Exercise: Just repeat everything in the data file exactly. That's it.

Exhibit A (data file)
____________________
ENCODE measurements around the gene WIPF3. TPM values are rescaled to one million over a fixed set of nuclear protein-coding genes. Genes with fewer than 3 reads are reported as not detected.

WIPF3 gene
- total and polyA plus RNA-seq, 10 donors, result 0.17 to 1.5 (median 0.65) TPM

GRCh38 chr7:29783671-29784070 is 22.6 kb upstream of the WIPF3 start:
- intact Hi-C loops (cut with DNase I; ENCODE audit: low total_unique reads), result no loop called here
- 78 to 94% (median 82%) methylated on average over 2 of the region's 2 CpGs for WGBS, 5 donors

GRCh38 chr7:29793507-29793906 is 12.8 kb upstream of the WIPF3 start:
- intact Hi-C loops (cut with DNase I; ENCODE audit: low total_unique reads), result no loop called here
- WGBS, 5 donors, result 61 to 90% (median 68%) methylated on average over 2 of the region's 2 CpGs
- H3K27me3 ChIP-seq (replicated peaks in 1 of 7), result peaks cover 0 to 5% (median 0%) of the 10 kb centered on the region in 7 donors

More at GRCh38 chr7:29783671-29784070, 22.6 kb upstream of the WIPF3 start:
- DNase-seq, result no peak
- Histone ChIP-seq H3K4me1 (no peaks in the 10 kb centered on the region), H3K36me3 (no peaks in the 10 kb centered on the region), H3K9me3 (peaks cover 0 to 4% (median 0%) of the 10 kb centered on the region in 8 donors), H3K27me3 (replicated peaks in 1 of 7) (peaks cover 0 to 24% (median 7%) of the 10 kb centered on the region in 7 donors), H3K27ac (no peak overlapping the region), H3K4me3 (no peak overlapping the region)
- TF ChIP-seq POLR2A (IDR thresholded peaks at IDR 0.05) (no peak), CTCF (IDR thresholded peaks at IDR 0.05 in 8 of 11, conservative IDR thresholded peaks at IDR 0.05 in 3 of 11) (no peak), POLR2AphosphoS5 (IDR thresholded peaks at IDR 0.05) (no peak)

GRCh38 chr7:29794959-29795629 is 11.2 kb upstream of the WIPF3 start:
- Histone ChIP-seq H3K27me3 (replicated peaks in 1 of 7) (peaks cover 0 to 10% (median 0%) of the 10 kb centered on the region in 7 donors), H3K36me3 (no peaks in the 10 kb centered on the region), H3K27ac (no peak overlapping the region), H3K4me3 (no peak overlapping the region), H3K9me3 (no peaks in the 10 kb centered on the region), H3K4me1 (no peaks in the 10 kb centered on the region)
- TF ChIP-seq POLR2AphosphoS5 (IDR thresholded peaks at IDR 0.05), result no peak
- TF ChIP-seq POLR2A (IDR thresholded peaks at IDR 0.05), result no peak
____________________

ENCODE measurements around the gene WIPF3. TPM values are rescaled to one million over a fixed set of nuclear protein-coding genes. Genes with fewer than 3 reads are reported as not detected.

WIPF3 gene
- total and polyA plus RNA-seq, 10 donors, result 0.17 to 1.5 (median 0.65) TPM

GRCh38 chr7:29783671-29784070 is 22.6 kb upstream of the WIPF3 start:
- intact Hi-C loops (cut with DNase I; ENCODE audit: low total_unique reads), result no loop called here
- 78 to 94% (median 82%) methylated on average over 2 of the region's 2 CpGs for WGBS, 5 donors

GRCh38 chr7:29793507-29793906 is 12.8 kb upstream of the WIPF3 start:
- intact Hi-C loops (cut with DNase I; ENCODE audit: low total_unique reads), result no loop called here
- WGBS, 5 donors, result 61 to 90% (median 68%) methylated on average over 2 of the region's 2 CpGs
- H3K27me3 ChIP-seq (replicated peaks in 1 of 7), result peaks cover 0 to 5% (median 0%) of the 10 kb centered on the region in 7 donors

More at GRCh38 chr7:29783671-29784070, 22.6 kb upstream of the WIPF3 start:
- DNase-seq, result no peak
- Histone ChIP-seq H3K4me1 (no peaks in the 10 kb centered on the region), H3K36me3 (no peaks in the 10 kb centered on the region), H3K9me3 (peaks cover 0 to 4% (median 0%) of the 10 kb centered on the region in 8 donors), H3K27me3 (replicated peaks in 1 of 7) (peaks cover 0 to 24% (median 7%) of the 10 kb centered on the region in 7 donors), H3K27ac (no peak overlapping the region), H3K4me3 (no peak overlapping the region)
- TF ChIP-seq POLR2A (IDR thresholded peaks at IDR 0.05) (no peak), CTCF (IDR thresholded peaks at IDR 0.05 in 8 of 11, conservative IDR thresholded peaks at IDR 0.05 in 3 of 11) (no peak), POLR2AphosphoS5 (IDR thresholded peaks at IDR 0.05) (no peak)

GRCh38 chr7:29794959-29795629 is 11.2 kb upstream of the WIPF3 start:
- Histone ChIP-seq H3K27me3 (replicated peaks in 1 of 7) (peaks cover 0 to 10% (median 0%) of the 10 kb centered on the region in 7 donors), H3K36me3 (no peaks in the 10 kb centered on the region), H3K27ac (no peak overlapping the region), H3K4me3 (no peak overlapping the region), H3K9me3 (no peaks in the 10 kb centered on the region), H3K4me1 (no peaks in the 10 kb centered on the region)
- TF ChIP-seq POLR2AphosphoS5 (IDR thresholded peaks at IDR 0.05), result no peak
- TF ChIP-seq POLR2A (IDR thresholded peaks at IDR 0.05), result no peak